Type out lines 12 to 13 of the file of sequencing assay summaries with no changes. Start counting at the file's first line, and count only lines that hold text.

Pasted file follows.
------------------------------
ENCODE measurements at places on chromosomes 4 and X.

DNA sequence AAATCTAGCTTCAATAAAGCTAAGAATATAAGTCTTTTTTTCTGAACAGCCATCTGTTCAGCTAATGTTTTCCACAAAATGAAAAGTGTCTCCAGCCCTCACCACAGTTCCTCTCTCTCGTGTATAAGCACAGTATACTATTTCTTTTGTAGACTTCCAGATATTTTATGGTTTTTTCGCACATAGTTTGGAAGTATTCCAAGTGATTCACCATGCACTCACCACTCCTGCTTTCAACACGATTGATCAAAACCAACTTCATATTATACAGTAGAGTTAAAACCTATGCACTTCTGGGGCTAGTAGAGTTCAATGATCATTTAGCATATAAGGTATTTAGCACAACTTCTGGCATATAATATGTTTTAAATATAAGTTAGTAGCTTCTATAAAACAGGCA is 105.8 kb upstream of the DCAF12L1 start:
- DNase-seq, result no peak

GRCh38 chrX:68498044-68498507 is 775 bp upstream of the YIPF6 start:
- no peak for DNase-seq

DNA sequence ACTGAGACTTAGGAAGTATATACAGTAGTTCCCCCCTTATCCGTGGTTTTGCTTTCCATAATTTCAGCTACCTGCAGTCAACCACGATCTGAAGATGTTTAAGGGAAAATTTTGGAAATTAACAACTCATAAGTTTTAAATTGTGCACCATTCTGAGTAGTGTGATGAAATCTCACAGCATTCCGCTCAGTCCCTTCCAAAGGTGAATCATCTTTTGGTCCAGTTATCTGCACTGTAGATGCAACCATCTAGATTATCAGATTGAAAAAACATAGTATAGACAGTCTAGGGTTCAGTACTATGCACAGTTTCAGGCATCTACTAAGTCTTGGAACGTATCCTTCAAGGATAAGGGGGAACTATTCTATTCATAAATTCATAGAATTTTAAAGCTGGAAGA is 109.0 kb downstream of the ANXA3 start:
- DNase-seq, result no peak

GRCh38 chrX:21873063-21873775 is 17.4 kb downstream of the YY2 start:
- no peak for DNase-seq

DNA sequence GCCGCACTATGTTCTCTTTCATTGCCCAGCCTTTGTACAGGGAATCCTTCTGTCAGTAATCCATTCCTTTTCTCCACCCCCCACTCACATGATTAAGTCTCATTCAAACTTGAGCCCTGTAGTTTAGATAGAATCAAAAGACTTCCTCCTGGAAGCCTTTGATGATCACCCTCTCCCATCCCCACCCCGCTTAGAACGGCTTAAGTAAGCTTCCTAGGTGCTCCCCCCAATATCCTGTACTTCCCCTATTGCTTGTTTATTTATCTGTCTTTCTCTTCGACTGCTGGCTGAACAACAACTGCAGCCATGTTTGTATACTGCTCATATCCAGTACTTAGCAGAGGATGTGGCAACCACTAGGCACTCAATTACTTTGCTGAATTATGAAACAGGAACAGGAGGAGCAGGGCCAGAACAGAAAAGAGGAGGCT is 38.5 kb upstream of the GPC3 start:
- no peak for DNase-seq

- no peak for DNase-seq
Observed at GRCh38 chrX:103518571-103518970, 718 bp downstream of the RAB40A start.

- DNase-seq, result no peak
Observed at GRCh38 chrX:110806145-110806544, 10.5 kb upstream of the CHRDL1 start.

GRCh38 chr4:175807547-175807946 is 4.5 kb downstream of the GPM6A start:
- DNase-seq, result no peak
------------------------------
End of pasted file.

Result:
- no peak for DNase-seq
Observed at GRCh38 chrX:103518571-103518970, 718 bp downstream of the RAB40A start.